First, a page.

Endocrinol Metab > Volume 36(4); 2021 > Article
Yang and Cho: Higher Weight Variability Could Bring You a Fatty Liver
Obesity, one of the most leading global health burdens of the 21st century, is defined as disproportionate body weight for one’s height together with excess body fat accumulation, usually accompanied by systemic inflammation [1]. Nonalcoholic fatty liver disease (NAFLD) is a spectrum of disease encompassing hepatic fat accumulation, ranging from hepatocyte inflammation and necrosis to fibrosis and cirrhosis. Occurring in the background of obesity and insulin resistance, NAFLD is associated with various metabolic and cardiovascular disorders, such as metabolic syndrome, hypertension, dyslipidemia, and type 2 diabetes, as well as progressive liver disease [2]. There is currently no approved pharmacotherapy for NAFLD; the first priority of treatment is weight loss through lifestyle changes [3]. Weight loss can improve not only the hepatic histology, but also metabolic risk factors associated with obesity in a dose-related manner. Nevertheless, weight loss and its long-term maintenance are difficult to achieve, as an estimated 80% of individuals who intentionally lose more than 10% body weight regain that weight within a year [4]. This pattern of repetitive weight loss and regain is referred to as weight cycling or weight fluctuation, which could lead to adverse outcomes contrary to the original intention.
Recent studies have shown that weight cycling adversely affects the accumulation and distribution of body fat [5-7]. An increased propensity to regain fat mass after weight loss may be explained by the improved fat storage capacity of adipose tissue. In a study with a rat model of weight recovery, after 1 week of refeeding, insulin-stimulated glucose utilization was lower in skeletal muscle but higher in white adipose tissue, resulting in catch-up fat accumulation [8]. These changes in insulin sensitivity and the increased insulin secretion during refeeding are explained as the main drivers of boosted lipid storage during weight cycling. In contrast, gain in muscle mass can only be achieved through the anabolic effects of a positive energy balance, whereas the large energy deficit during dieting leads to an accelerated loss of lean body mass [9]. In addition to unfavorable body fat accumulation, epidemiologic studies have shown that long-term weight fluctuations are linked to adverse health consequences such as type 2 diabetes, cardiovascular diseases, and mortality [10-12].
In this issue of Endocrinology and Metabolism, Jung et al. [13] published a study investigating the association between weight variability and the NAFLD in subjects without diabetes. The authors observed that subjects with higher weight fluctuations, as assessed by average successive variability and the coefficient of variation of serial weight data, showed an increased risk of developing NAFLD. Interestingly, a stepwise increased risk of NAFLD development was observed according to baseline obesity status and weight variability; the most prominent risks were noted in subjects with higher weight variability and with baseline obesity or weight gain during follow-up. A major strength of this study is that it included relatively young subjects for whom over 4 years of weight data were available, using a well-structured cohort at the Health Promotion Center of Kangbuk Samsung Hospital. Furthermore, study subjects were classified into various groups according to obesity status and weight variability. The consistent findings in the analyses give strong support to the link between weight fluctuation and NAFLD development.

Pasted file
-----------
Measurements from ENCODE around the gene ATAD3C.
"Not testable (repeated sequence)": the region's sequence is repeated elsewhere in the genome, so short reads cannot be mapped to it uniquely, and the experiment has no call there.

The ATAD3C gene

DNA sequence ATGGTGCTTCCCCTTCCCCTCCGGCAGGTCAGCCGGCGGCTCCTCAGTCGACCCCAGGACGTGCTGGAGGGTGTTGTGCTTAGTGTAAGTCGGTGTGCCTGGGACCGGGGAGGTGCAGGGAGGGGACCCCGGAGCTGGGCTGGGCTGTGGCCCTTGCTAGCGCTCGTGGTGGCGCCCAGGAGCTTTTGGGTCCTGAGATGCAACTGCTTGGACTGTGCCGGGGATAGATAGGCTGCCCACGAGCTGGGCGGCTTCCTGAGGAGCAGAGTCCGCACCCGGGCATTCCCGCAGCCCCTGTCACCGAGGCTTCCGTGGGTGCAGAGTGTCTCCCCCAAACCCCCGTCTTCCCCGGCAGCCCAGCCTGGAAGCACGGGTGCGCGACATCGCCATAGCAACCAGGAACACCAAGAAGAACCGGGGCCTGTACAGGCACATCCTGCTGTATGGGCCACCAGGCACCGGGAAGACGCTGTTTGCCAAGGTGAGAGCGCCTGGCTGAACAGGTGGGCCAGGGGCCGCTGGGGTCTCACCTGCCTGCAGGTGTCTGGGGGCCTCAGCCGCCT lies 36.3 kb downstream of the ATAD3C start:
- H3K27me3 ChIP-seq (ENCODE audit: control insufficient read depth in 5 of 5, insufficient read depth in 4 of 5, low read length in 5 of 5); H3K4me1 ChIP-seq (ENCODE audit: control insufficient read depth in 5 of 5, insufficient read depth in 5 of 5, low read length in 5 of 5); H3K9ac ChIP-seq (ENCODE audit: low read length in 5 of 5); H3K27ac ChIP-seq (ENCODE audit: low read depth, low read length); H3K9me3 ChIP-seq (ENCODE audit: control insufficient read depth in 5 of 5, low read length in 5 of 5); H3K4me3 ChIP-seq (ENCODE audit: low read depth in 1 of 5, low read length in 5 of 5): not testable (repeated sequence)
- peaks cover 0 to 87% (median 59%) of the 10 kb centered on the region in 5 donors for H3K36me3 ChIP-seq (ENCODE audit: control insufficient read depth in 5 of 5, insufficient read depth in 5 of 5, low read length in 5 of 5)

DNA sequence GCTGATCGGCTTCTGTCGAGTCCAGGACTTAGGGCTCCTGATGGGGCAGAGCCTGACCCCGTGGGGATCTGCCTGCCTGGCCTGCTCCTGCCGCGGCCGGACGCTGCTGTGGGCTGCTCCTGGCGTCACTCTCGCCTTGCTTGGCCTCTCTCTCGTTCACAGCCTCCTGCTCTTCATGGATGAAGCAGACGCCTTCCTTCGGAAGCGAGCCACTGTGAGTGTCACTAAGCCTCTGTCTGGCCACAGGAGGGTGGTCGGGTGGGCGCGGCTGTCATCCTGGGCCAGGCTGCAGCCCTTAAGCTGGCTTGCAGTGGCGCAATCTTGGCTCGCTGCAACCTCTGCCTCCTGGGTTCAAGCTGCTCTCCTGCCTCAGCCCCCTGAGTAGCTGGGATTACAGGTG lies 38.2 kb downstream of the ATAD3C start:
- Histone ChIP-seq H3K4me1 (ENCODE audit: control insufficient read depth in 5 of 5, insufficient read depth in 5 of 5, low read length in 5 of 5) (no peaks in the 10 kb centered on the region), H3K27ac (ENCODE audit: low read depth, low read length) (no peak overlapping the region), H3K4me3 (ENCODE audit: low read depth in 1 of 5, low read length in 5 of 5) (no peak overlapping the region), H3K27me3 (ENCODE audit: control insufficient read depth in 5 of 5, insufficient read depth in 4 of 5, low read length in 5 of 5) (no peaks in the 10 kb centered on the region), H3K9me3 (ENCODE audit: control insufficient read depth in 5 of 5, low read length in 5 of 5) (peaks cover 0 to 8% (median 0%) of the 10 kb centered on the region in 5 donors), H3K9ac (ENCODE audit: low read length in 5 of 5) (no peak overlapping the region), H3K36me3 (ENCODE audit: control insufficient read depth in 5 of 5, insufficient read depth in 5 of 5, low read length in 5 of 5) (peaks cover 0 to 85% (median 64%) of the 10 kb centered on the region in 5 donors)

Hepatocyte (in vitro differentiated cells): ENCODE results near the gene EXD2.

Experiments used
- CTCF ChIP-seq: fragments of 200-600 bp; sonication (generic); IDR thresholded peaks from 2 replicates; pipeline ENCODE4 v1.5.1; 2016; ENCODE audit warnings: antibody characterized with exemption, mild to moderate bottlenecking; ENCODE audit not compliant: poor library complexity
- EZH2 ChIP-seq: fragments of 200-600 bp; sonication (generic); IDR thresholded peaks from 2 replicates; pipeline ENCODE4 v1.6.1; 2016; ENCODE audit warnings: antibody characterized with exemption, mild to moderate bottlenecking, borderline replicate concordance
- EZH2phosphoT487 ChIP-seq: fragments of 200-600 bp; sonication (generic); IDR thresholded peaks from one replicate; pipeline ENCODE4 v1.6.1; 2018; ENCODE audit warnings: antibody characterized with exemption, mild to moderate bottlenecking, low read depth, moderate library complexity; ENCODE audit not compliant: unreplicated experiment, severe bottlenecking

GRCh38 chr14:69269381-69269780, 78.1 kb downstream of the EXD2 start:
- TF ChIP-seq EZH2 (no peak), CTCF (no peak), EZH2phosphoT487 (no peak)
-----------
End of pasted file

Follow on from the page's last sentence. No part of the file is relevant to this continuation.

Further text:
However, we have several concerns related to the interpretation of the results of this study. As mentioned by the authors as a limitation, the cause (intentional or unintentional) and methods (e.g., dieting, exercise, or both) by which weight fluctuations occurred could not be assessed in the study. There might have been heterogeneous causes of weight variability according to baseline obesity status. As expected, subjects with higher weight variability showed more so-called “bad habits,” which might have had a greater impact on the development of NAFLD in the study than the weight cycling itself; in particular, the group of subjects with higher weight variability had higher alcohol intake and contained more smokers. These differences might have exaggerated the effects of weight fluctuation on the development of NAFLD in obese subjects. Next, the weight measurements assessed in the study were obtained through regular check-ups, which might not accurately reflect actual weight fluctuations; for instance, people often make efforts to lose weight after a health check-up, but their weight cycling might be masked by weight that is regained before the next check-up. Nevertheless, the fact that this analysis was based on a total of 15,340 relatively young healthy subjects could attenuate these concerns [14].
In summary, higher long-term weight variability was significantly associated with an increased risk of developing NAFLD in subjects without diabetes. Weight cycling is considered to be a metabolic adaptation to weight loss originally contributed to increased survival capacity during alternating periods of feast and famine, but appears to lead to adverse health outcomes in the modern obesity-pandemic period. Weight reduction is a powerful and essential solution to restore the NAFLD, a hepatic manifestation of metabolic syndrome. Developing strategies to maintain weight should be emphasized along with weight loss.



No potential conflict of interest relevant to this article was reported.


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Yeoree Yang

Jae-Hyoung Cho

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